The Driving Force of Free Markets Is Empathy, Not Greed

Both capitalists and anti-capitalists frequently accuse capitalism of being a system driven by selfishness and greed. Capitalism’s defenders sometimes say: “By nature, man is selfish, which is why socialism will never work. Capitalism better reflects the fundamental characteristics of human nature.” Anti-capitalists claim that capitalism promotes the worst characteristics in man, especially greed.

But are greed and unbridled selfishness really the driving forces of capitalism? Human self-interest is one—not the only—driving force of all human action. But this has nothing to do with a particular economic system. Rather, it is an anthropological constant. In capitalism, however, this self-interest is curbed by the fact that only the entrepreneur who prioritizes other people’s needs can be successful.

There is overwhelming evidence to suggest that empathy, rather than greed, is the true driving force of capitalism. Empathy is the ability to recognize and understand another person’s feelings and motives, and this is the most important characteristic of successful entrepreneurs.

Take Steve Jobs as an example. He came up with the iPhone and other products because he understood modern consumers’ needs and desires better than anyone else. Under capitalism, consumers can (and do) punish companies that behave selfishly and lose sight of the needs of their customers.

The same applies to Mark Zuckerberg, today one of the world’s richest people. He created Facebook because he knew better than other entrepreneurs what people wanted. Like all successful entrepreneurs, it was consumers who made Steve Jobs and Mark Zuckerberg so rich.For many years, the Albrecht brothers were the richest people in Germany. They earned their fortunes from the food discounter Aldi, which was founded on the principle of offering good quality products at very reasonable prices. This was the same recipe for success followed by Sam Walton, the founder of Walmart, who was consistently one of the richest people in the United States.

Consumers’ purchasing decisions confirm that Jobs, Zuckerberg, the Albrecht brothers, and Sam Walton had correctly understood their customers’ desires, needs, and emotions.

Of course, under the capitalist system, there are also examples of companies that have acted selfishly and lost sight of the wants and needs of consumers.

One example is Deutsche Bank, which has faced thousands of lawsuits. Such companies are punished under capitalism, not only by the law but far more so by the market. Deutsche Bank lost its position as one of the world’s leading banks because it put the interests of its investment bankers above those of its customers and shareholders.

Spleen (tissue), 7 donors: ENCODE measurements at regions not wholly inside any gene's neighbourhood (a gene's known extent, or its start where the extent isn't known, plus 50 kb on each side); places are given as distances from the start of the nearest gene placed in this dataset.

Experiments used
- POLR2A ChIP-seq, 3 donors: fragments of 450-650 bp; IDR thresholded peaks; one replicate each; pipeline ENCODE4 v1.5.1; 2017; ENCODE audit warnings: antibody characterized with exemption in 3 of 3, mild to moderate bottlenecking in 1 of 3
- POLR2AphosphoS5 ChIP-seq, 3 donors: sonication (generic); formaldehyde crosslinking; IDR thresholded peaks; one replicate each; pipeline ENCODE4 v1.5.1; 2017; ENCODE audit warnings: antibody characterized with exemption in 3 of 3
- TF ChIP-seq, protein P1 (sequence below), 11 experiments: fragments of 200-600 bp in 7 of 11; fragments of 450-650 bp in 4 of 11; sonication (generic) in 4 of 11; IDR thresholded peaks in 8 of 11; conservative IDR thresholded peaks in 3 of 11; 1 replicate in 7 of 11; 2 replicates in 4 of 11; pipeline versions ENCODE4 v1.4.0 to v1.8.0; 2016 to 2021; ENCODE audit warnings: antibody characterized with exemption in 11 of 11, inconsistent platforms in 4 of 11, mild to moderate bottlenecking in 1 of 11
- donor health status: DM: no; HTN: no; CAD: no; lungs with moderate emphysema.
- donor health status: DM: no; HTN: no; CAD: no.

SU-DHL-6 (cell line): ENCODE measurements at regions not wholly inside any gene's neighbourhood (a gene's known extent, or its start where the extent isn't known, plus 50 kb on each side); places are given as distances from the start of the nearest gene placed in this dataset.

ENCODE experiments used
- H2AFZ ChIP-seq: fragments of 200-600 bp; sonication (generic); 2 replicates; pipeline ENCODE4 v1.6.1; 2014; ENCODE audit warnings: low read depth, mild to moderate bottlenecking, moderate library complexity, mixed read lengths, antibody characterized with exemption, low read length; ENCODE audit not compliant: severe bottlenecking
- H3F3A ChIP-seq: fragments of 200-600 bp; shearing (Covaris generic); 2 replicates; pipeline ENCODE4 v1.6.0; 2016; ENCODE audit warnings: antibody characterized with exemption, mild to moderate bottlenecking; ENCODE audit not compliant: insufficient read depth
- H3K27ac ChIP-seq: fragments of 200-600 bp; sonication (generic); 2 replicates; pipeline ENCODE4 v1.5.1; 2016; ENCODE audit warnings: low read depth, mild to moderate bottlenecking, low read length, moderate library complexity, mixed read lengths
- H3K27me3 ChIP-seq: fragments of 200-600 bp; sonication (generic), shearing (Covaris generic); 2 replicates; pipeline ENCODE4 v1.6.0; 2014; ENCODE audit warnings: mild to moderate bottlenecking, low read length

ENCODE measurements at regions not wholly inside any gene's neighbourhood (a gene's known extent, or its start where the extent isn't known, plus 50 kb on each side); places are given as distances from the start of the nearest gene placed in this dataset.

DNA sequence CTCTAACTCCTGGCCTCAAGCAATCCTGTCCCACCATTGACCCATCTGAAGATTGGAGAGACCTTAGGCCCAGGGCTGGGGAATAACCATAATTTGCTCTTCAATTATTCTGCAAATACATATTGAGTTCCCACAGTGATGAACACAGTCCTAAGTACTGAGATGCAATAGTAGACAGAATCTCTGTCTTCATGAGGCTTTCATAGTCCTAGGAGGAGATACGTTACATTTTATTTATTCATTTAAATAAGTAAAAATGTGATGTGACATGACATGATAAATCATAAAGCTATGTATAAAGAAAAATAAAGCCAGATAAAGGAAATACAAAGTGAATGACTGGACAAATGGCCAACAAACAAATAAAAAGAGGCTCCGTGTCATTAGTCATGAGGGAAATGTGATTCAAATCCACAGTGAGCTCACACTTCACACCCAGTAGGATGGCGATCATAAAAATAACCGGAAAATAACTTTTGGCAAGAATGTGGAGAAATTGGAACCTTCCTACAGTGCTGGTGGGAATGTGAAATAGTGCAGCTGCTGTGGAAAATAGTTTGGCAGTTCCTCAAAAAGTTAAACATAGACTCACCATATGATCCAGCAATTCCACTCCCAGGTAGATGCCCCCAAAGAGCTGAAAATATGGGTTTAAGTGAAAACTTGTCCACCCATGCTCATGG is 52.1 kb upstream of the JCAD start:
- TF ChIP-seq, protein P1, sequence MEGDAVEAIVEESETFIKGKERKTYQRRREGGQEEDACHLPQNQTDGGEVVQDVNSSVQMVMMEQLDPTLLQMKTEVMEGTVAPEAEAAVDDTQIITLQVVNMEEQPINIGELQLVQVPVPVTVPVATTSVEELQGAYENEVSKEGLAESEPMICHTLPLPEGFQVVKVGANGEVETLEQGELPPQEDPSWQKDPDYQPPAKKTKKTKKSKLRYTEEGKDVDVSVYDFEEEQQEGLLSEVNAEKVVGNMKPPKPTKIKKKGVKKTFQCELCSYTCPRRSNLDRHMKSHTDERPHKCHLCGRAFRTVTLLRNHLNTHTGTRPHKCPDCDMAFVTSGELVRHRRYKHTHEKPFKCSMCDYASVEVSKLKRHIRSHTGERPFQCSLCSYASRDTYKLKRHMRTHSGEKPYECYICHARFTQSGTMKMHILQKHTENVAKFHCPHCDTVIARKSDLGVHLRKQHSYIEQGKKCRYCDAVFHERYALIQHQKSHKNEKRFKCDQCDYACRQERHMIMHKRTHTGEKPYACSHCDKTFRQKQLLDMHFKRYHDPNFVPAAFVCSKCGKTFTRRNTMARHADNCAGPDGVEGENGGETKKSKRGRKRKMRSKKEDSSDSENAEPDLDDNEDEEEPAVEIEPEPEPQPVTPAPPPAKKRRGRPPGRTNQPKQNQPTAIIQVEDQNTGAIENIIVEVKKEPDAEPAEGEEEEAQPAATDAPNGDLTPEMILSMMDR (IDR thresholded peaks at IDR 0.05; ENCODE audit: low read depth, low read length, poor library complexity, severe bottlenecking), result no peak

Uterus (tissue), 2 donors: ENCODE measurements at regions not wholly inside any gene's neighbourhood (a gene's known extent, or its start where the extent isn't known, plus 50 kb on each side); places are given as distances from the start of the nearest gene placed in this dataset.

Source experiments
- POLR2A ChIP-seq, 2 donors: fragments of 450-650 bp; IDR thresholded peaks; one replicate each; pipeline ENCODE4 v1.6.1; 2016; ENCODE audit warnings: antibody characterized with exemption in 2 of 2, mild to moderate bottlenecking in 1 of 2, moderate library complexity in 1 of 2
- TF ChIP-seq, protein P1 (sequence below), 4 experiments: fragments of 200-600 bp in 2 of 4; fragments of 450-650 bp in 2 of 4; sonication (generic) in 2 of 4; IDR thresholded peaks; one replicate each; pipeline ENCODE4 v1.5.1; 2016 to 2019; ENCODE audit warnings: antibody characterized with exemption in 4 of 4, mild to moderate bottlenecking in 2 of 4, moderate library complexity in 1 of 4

Even companies that appear omnipotent today, such as Google or Facebook, will not retain their power forever.

A company’s most important asset is its image, and companies that behave like Deutsche Bank end up incurring massive damage to their images and reputations; their customers lose confidence and flock to their competitors.

In socialist systems, on the other hand, consumers are powerless and at the mercy of state-owned companies. If a state enterprise acts with no regard for the needs of consumers, they have no alternative under socialism because there is no competition.

Under capitalism, consumers can (and do) punish companies that behave selfishly and lose sight of the needs of their customers. Every day, customers vote on the company with their wallets—by buying its products or not.

Monopolies under capitalism are a temporary phenomenon. Even companies that appear omnipotent will eventually be ousted by new competitors as soon as they overreach their power and lose sight of their customers’ needs.

Ever since capitalism has existed, anti-capitalists have criticized the system’s inherent tendency to create monopolies. Lenin wrote over 100 years ago that imperialism and monopoly capitalism are the last stages of capitalism. But the monopolies he criticized at the time no longer exist. Even companies that appear omnipotent today, such as Google or Facebook, will not retain their power forever. Other companies and ambitious young entrepreneurs will seize the opportunity as soon as Google or Facebook starts to act too selfishly.

What is strange is that socialists who criticize capitalism for its tendency to form monopolies are in favor of state-owned companies. After all, the state is the most powerful monopolist of all, with the ability to brutally trample on the needs and wishes of its citizens through its means of coercion and because there are no alternatives for the customer.

The fact that people and companies pursue their own interests is the same in every society. This is not a specific feature of capitalism.